It is perhaps a tad foolish to be blogging at 10:45 in the evening, when my new resolution for a bedtime is between 10 and 10:30. Since starting my new job, sleep has become priceless to me, and I find that without eight and a half hours of it I become drunken with exhaustion or nauseous with fatigue. Yet write this blog I must in stolen hours just such as these, or else it will never be written.

I have never understood people who claim to be bored. Certainly I have experienced moments where there were things I would rather be doing, but I have never been at a loss for things to do. All of my life I have found things of interest, books to read, games to play, topics to research and so forth which have piled higher and higher beyond my capacity to complete them. Once in high school, fearing the long hours of the break between terms, I wrote a list of things I might like to do on that holiday some 15 items long. I did precisely none of them, so preoccupied was I with the general course of living.

My point is that I have always had many things that I wanted to do, and not very much time to do them in. It was particularly fiendish in high school as I balanced my piano lessons, chorale practice, vocal ensemble rehearsals, school sports, debating, classes and homework with socialising, gaming and my other interests. I had so many obligations that I often scheduled my days into fifteen minute segments, so tightly was I wound.

I find myself in a similar position at the moment. Since the onset of full-time work I am struggling somewhat with managing the rest of my life. I continue to train about three nights a week in karate and taiji, leaving me Tuesnights free for catching up on emails and taking care of online obligations and interests (such as for the Youth Brains Trust alumni that I am part of). Friday I go to Bethwyn’s house for the weekend, where I spend Saturday either working or training, and remnants of Sunday in her esteemed company.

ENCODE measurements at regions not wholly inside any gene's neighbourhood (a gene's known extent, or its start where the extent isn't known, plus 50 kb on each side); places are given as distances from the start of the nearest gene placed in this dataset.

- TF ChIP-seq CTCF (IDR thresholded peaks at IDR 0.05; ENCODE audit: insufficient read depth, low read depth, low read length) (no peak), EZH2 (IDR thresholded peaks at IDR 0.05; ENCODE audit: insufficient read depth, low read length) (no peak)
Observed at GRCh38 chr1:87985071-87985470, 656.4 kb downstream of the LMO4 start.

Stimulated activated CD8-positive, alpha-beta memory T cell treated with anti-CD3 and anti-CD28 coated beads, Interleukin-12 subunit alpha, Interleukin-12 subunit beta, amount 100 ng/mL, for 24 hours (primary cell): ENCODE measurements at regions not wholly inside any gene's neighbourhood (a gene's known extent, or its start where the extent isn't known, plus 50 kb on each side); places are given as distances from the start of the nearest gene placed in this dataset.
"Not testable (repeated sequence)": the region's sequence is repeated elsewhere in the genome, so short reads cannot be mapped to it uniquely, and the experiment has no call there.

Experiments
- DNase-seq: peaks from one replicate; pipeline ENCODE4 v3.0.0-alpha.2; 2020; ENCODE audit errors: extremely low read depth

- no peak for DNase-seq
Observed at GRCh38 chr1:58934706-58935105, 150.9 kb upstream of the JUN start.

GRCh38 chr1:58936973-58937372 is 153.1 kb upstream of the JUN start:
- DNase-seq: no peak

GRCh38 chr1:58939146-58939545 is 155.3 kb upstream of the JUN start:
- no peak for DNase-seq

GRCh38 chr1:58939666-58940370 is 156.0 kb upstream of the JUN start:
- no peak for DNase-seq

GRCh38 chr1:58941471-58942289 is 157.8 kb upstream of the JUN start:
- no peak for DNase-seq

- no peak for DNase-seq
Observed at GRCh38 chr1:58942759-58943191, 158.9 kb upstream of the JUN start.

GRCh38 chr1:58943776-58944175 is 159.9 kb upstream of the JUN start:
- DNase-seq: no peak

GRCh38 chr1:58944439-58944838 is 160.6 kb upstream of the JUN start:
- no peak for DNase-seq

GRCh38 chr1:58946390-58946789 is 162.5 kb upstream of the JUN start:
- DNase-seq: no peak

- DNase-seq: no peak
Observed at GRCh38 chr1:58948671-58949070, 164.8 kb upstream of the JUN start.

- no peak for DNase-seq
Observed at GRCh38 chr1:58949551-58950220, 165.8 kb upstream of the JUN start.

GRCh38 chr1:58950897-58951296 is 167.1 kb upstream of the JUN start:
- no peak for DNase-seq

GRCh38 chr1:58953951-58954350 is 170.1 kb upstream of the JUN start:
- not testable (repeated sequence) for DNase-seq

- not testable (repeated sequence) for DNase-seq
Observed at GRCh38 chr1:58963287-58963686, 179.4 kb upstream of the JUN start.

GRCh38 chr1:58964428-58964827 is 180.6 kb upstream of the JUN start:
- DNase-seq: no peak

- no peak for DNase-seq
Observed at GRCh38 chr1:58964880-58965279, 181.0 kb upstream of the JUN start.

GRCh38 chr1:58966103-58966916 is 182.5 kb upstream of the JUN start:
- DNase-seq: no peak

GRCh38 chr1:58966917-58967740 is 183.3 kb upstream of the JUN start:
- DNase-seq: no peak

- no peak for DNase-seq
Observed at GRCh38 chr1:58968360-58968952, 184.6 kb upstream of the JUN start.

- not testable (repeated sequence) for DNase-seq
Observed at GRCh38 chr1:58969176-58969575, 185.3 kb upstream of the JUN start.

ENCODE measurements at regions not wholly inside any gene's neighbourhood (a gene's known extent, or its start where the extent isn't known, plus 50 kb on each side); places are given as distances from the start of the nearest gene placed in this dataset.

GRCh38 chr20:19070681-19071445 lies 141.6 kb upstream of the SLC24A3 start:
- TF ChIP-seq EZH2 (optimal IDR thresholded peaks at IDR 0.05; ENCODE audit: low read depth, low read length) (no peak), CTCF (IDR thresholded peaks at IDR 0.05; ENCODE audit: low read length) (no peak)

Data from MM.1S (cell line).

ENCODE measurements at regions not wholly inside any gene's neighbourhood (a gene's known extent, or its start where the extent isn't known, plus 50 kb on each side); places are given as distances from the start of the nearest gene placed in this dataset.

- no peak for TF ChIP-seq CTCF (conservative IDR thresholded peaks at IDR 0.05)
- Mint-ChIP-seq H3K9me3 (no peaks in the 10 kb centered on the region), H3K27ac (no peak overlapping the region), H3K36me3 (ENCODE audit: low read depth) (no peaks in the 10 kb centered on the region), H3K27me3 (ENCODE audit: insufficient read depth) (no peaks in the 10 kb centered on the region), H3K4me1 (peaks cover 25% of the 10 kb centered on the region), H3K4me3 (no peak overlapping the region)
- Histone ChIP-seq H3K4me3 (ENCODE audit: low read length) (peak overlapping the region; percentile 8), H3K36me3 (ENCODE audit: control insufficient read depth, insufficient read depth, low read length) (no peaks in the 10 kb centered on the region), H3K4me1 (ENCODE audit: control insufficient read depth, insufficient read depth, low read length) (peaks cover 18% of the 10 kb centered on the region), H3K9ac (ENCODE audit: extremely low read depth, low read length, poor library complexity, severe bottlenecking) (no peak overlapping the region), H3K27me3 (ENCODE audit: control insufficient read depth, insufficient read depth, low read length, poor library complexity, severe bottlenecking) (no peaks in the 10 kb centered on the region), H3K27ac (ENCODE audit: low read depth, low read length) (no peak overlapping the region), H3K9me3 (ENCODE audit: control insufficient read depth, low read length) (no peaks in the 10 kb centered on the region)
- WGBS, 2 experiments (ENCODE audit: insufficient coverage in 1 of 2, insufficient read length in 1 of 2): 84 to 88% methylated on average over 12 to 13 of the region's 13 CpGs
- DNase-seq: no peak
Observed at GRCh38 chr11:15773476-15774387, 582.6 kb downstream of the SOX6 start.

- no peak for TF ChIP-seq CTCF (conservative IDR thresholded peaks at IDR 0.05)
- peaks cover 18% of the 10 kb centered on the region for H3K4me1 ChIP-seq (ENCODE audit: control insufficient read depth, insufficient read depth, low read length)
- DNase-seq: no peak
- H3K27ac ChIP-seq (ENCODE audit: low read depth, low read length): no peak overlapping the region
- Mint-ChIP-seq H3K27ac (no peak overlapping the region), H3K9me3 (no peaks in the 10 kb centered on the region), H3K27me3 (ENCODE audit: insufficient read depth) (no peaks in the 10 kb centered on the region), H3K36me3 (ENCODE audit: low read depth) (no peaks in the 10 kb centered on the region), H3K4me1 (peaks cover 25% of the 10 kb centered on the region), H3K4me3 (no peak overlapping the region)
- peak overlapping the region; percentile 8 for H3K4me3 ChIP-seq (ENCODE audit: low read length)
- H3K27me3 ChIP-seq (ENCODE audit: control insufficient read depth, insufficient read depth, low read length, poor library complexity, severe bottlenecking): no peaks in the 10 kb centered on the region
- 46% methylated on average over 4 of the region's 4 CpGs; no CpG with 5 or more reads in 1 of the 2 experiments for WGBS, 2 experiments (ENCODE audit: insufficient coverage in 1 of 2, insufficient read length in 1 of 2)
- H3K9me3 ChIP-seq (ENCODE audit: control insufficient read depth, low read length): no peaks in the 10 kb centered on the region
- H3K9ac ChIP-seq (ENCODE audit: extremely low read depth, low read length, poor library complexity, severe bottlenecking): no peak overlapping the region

I am certainly not the only one to find myself running short on time. (In fact, I wrote a rather amateur poem about it once.) My counsellor once told me that she works 6.5 days a week, often coming home at 8pm and doing laundry overnight, and that she loved her life. My esteemed friend and teacher seems to spend hours every day researching and sharing articles on politics and martial arts, as well as having a full-time job, two kids and classes to teach. Another good friend of mine works part-time, studies part-time, has a newborn child and a full-time job as a martial artist (involving training twice a day whilst helping to run the dojo). It boggles my mind how such people can fit so many obligations into their lives and still enjoy it. For me, I make daily choices not to wash my hair, release tension in my body or read a book I borrowed months ago. These are all things that I love and are very dear to me. And when I do make the choice to do such things it cuts into my sleeping time, which as I have said is tremendously valuable to me. Do my friends just thrive off coffee and adrenaline? I cannot do the same.

The only conclusion I can reach is that for me to be enjoy the things that I do, I have to do less. Maybe this means training less frequently – I can certainly think of several friends who train once a week. That would afford me an incredible luxury of free evenings. I would like to enjoy baking bread, and writing blogs, and watching Good Game. And the only way I can think of enjoying these things is not to cram more into my too-full days, but to empty my days a little, taking out things I love to replace them with other things that I love or need to nourish myself. It seems a shitty trade-off.

I am too tired to re-read this blog post and see if it makes any kind of sense. I’ve still got a few things to do before I sleep tonight. Alas.

PS: I recall reading this article a few days ago which address this issue, but I’m too tired to read it again now. I think it’s relevant. http://zenhabits.net/pushing/

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